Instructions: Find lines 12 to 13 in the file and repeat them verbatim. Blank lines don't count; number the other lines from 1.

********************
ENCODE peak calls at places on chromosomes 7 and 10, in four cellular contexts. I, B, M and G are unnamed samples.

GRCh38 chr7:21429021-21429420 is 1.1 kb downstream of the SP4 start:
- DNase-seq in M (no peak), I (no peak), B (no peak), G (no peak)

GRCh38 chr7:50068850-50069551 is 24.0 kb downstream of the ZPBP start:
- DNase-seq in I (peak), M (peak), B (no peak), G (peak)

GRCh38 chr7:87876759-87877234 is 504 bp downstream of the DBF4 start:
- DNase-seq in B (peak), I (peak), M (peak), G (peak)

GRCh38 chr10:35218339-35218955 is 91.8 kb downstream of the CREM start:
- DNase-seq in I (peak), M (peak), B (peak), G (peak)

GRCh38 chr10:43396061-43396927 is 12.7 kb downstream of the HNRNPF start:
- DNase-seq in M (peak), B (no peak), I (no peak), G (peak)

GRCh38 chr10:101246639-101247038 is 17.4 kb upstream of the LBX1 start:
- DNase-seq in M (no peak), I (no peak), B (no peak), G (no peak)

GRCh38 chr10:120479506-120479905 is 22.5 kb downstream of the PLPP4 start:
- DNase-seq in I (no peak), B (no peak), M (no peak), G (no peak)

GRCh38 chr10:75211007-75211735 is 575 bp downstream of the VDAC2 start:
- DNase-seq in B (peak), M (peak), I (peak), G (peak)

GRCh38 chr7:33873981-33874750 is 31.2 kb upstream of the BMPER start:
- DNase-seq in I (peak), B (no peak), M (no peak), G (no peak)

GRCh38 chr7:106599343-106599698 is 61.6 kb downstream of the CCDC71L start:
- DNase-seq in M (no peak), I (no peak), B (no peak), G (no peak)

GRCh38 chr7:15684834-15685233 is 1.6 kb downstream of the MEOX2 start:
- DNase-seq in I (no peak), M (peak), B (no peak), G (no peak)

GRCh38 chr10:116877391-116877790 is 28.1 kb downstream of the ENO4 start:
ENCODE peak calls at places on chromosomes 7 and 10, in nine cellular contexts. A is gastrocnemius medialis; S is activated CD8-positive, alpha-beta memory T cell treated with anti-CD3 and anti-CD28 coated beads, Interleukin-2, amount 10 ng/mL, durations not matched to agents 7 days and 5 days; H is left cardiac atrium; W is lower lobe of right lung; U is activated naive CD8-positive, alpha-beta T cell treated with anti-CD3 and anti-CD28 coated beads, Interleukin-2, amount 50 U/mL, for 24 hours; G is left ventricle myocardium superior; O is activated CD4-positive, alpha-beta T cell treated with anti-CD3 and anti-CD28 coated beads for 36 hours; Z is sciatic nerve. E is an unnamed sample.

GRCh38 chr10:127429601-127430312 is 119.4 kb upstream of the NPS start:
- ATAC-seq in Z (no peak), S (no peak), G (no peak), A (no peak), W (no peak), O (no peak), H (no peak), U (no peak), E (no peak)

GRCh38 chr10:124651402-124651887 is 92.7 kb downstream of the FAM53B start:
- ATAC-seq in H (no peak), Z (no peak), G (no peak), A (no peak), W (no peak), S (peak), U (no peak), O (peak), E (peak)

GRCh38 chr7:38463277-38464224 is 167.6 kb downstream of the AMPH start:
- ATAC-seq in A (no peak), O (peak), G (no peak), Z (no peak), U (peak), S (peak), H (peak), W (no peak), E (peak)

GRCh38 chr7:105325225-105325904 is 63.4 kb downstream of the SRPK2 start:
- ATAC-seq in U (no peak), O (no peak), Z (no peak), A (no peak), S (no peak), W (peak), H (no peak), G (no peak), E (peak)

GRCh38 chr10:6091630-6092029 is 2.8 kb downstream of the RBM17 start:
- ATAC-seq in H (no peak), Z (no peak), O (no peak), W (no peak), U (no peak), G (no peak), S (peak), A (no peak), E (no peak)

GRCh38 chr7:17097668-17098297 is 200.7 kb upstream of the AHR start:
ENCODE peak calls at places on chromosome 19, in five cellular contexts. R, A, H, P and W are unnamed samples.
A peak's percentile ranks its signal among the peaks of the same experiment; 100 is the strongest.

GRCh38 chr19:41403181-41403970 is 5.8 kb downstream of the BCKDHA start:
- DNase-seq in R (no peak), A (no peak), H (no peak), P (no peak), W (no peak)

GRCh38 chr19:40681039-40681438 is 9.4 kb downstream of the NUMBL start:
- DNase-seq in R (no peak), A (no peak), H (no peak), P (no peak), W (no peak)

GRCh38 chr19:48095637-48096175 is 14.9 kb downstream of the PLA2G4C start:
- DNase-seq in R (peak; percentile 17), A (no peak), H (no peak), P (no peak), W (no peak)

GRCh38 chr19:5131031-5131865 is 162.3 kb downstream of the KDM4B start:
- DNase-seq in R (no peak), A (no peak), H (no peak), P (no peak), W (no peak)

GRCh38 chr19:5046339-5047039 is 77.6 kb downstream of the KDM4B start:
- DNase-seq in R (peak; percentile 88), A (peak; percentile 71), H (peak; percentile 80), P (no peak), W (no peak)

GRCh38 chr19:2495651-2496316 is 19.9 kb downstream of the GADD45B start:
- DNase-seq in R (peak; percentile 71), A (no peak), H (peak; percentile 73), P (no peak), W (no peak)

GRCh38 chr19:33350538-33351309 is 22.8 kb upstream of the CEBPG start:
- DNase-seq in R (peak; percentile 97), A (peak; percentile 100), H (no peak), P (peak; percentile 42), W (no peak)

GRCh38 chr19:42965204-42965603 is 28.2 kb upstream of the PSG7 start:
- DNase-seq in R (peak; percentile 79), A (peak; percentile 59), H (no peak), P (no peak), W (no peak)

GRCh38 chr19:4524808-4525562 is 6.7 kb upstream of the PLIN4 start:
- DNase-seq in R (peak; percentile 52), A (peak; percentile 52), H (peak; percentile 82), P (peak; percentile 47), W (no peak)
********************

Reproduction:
GRCh38 chr10:101246639-101247038 is 17.4 kb upstream of the LBX1 start:
- DNase-seq in M (no peak), I (no peak), B (no peak), G (no peak)